In Our View: Ballot Full of Freeholders

110 candidates are running for 15 spots; here's a take on home rule charter issues



At its heart, Clark County’s move toward a home rule charter and the election of freeholders is grass-roots politics at the ground level. A total of 110 candidates are on the Nov. 5 ballot for 15 positions on a board that will draft a proposed new county charter, meaning the odds are fairly high that the list includes your neighbor or your friend or that person you always see at the grocery store. There are state senators and former mayors on the ballot, plus citizens who have never ventured into the political arena (for information about the candidates, go to the top of and visit “Must Clicks” or type in

Because of that, the ballots that will be mailed Oct. 16 might appear daunting to voters. Each of the three commissioner districts has five at-large positions, meaning voters will choose a candidate in five different races. Once elected, the freeholders will consider changes to Clark County’s system of government — the number of commissioners, whether to have an elected county executive, etc. Their proposal could in the next two years find its way to voters for approval or rejection.

Clark County voters rejected home rule charter ballot items in 1982, 1997, and 2002, but there appears to be renewed interest this time around. With that in mind, rather than make recommendations for each of the 15 positions in front of the electorate, The Columbian will take a look at some of the items likely to be considered by the freeholders:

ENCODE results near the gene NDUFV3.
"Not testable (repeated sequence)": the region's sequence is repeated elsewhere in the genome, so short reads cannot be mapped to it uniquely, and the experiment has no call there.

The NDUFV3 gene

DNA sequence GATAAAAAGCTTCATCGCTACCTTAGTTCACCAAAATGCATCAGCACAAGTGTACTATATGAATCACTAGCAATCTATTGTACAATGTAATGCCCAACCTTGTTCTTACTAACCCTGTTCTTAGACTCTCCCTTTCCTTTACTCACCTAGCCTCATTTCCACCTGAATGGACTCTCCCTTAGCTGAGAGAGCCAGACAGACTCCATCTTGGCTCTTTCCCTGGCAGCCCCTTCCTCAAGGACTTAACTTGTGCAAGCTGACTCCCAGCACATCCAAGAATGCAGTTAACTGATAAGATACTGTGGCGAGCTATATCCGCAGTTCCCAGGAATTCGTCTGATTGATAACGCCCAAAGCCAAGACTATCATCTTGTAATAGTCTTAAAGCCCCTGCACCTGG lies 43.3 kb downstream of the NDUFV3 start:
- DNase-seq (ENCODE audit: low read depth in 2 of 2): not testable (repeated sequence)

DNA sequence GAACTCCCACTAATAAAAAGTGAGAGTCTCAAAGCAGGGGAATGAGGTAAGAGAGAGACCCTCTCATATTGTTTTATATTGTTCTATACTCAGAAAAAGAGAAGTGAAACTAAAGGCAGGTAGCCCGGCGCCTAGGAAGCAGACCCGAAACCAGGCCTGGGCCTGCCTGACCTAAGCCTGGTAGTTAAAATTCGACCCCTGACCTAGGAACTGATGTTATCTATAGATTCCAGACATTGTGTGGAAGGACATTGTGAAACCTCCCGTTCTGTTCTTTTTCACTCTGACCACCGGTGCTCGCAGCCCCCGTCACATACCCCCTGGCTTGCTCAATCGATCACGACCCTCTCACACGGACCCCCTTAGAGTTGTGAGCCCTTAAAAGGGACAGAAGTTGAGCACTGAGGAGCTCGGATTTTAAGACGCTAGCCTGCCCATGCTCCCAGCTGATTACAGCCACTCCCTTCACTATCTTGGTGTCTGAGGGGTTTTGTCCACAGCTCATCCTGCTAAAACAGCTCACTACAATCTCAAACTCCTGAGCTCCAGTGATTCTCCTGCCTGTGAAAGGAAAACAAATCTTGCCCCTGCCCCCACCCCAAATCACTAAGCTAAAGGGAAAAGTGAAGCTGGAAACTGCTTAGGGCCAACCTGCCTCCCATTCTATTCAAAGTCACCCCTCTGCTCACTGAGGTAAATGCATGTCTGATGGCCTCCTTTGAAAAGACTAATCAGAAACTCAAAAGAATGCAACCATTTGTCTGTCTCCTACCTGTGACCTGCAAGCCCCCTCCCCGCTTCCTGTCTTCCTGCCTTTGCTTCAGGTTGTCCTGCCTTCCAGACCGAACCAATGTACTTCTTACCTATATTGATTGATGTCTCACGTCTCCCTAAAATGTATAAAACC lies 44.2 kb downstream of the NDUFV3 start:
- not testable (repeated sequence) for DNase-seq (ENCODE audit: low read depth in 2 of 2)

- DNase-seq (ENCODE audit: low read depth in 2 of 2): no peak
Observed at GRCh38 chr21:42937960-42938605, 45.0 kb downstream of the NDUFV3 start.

• Yes, Clark County should expand its board of commissioners from three members to five. Much of the support for a new county charter has derived out of some voters’ frustration with what they perceive as a dominant two-person coalition among the commissioners. Expanding the board would eliminate the possibility of it being controlled by a party of two.

In addition, the board should be expanded because Clark County is expanding. In 1990, the county’s population was 238,000; by 2012, it was about 433,000. A growing population places growing demands on county government, necessitating an expansion of the board. Spokane County, the only one of similar size in Washington, also has a three-member county board; but all Oregon counties of roughly the same size have five-member boards.

• If freeholders do decide to expand the board, the move should be budget neutral. Commissioners currently earn a little more than $100,000 in salary, and those salaries plus benefits should be adjusted to avoid additional expense on the part of taxpayers.

• An elected county executive position should be established to oversee the day-to-day operation of the county’s business. Currently, Clark County has an administrator who is hired by the commissioners. Making this an elected position would mean the officeholder is beholden to the voters instead.

• County residents should be granted initiative and referendum power to get items placed on the ballot.

You can see the candidates’ stands on these and other issues at as listed above, and the public will have opportunities to meet with candidates. District 1 candidates will be available at 7 tonight at the Community of Christ Church, 400 N.E. 179th St. Then, candidates from each district will be available from 5 p.m. to 7 p.m. Oct. 17:

• District 1 at Mill Creek Pub, 1710 S.W. Ninth Ave., Battle Ground.

• District 2 at Camas Police Station, 2100 N.E. 3rd Ave., Camas.

• District 3, Latte Da Coffee House & Wine Bar, 205 E. 39th St., Vancouver.